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Best range hood duct options?

user-795783 | Posted in General Questions on

My house currently has a recirculating range hood which is basically worthless.  As part of a minor kitchen overhaul (countertops, backsplash, appliances), I am considering upgrading to a functional range hood.

From a building science viewpoint, are there any particular reasons to choose ducting through the wall vs ducting through the roof?

Could I instead duct through the ceiling and then make a turn to a grille in the soffit area instead of going through the roof?

The range is on an outside wall with exterior brick.  Cutting a hole in the brick doesn’t bother me.  Not yet sure if I will have any studs in the way.

The roof is a hip roof along that wall so space in the attic is tight near the wall but it wouldn’t be too difficult.

Upper cabinets are open above so I’d have to find a way to hide any duct that goes through the ceiling.

The new range will be electric and most likely will have an induction cooktop.

Venting into the soffit area is intriguing because it would eliminate the need for holes in the brick wall or roof.

I’m in Lubbock Texas which is basically on the border between Zones 3B and 4B.  We can easily have 3B summers and 4B winters as the extremes.

Appreciate the help.


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  1. JC72 | | #1

    The output of the range (fuel type, number of burners) , intended route of the exhaust pipe and the capture area (size) of the hood dictate the power requirements of the exhaust fan.

    IMO the most ideal set up is the one you have. Induction range on an exterior wall. You can vent it right out the back of the wall. The second ideal set up would be straight up through the roof. With an induction range you won't need a high powered (600 cfm+) exhaust fan so you will most likely not need to worry about make up air ducts, or the back drafting of any gas powered water heaters.
    Just make sure:
    No 1: The range is at least 6" (3" over hang on each side) wider than the range and mounted low enough.
    No 2: Use the right-sized diameter of vent pipe
    No 3: The vent pipe is smooth metal duct, NOT flex.
    No 4: Limit 90 degree bends.

    I would not vent into the soffit because you'll introduce water vapor, smoke, grease into your vented attic space.

  2. user-795783 | | #2

    Thanks John,

    I can't implement suggestion #1. I'm constrained to a 30" under mount range hood due to the cabinet configuration.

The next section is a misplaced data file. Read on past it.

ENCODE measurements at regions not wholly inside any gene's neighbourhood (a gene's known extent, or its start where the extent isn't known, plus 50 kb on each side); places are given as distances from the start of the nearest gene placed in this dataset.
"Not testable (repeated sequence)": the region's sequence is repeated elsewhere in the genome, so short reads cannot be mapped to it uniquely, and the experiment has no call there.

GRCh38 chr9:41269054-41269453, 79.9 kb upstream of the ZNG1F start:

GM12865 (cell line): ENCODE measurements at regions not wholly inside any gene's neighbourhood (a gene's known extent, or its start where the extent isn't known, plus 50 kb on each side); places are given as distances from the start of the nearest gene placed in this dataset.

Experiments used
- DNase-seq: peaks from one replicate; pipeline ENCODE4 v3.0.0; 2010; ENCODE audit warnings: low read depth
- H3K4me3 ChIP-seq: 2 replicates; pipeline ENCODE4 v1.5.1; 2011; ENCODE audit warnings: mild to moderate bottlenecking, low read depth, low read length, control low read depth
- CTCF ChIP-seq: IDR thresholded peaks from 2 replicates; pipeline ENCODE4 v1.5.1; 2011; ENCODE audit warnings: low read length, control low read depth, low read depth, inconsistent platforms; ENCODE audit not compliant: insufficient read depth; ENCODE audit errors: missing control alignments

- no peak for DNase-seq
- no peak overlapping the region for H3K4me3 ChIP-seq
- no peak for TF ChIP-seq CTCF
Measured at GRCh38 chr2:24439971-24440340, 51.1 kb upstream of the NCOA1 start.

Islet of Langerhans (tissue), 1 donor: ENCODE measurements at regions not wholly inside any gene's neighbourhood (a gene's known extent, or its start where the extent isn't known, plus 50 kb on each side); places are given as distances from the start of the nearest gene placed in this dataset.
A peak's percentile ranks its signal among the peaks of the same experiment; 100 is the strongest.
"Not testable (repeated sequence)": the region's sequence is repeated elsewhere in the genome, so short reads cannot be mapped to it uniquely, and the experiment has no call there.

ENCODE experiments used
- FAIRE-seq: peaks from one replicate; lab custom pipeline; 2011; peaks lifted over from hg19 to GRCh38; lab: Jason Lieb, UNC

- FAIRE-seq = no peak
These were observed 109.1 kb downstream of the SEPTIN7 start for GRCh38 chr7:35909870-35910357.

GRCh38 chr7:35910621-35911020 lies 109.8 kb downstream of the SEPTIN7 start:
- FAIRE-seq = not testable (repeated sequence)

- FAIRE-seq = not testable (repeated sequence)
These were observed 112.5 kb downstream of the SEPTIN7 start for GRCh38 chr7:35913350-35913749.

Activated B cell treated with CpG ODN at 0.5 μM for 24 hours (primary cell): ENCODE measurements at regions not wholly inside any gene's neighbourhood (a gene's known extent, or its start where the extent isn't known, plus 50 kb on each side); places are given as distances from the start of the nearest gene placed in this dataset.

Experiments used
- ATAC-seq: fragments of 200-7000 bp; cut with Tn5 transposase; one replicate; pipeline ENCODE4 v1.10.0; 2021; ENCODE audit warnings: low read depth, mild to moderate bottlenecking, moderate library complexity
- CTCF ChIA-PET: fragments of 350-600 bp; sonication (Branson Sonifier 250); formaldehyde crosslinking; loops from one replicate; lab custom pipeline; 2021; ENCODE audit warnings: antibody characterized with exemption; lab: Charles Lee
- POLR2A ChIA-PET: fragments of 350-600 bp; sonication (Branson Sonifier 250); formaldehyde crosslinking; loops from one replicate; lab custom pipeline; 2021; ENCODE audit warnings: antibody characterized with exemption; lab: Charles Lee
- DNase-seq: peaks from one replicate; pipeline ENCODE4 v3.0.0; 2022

I agree that I shouldn't have to worry about make up air or back drafting. The gas water heater and furnace are in a closet outside the building envelope and the fireplace is a direct vent gas. The house is not likely built tight enough to warrant a make up air source although I am air sealing as best I can as I continue remodeling room by room.

    I did not mean to suggest dumping the exhausted air into the soffit. I meant to run the duct to the outside via a soffit mounted grille. I do not have a continuous soffit vent. The exhaust grille would take the place of one soffit intake vent and would then be 60" from each of the two soffit vents on either side.

    Even though it means cutting through a brick wall, I like the idea of venting directly out of the back of the range hood. However, I did some investigation yesterday and learned that I do have a stud in the way of a rear exhaust. The left edge of the stud is 17" from the left cabinet.

    Does anyone know of a range hood that has an offset rear exhaust so that I can avoid dealing with the stud?


  3. seabornman | | #3

    I just installed a through the wall unit but I haven't yet installed the exterior damper and duct adapter. There's really no way to properly seal the duct inside the wall. I'm just planning for a nominal friction fit. I believe a ducted system through the soffit would be a cleaner way to go.

  4. user-795783 | | #4

    Thanks for the input, Joel. I am a bit concerned about getting the duct through the wall and properly sealed and installed.

    In addition to the stud that is in the way, I know the 240V wire to the range is in the same stud bay as is the 120V wire for the existing hood. Hopefully, if those wires are attached to that stud, there will be enough slack to relocate away from the duct.

    I found one range hood yesterday that has an offset top exhaust but so far I'm striking out on finding one that has an offset rear exhaust.


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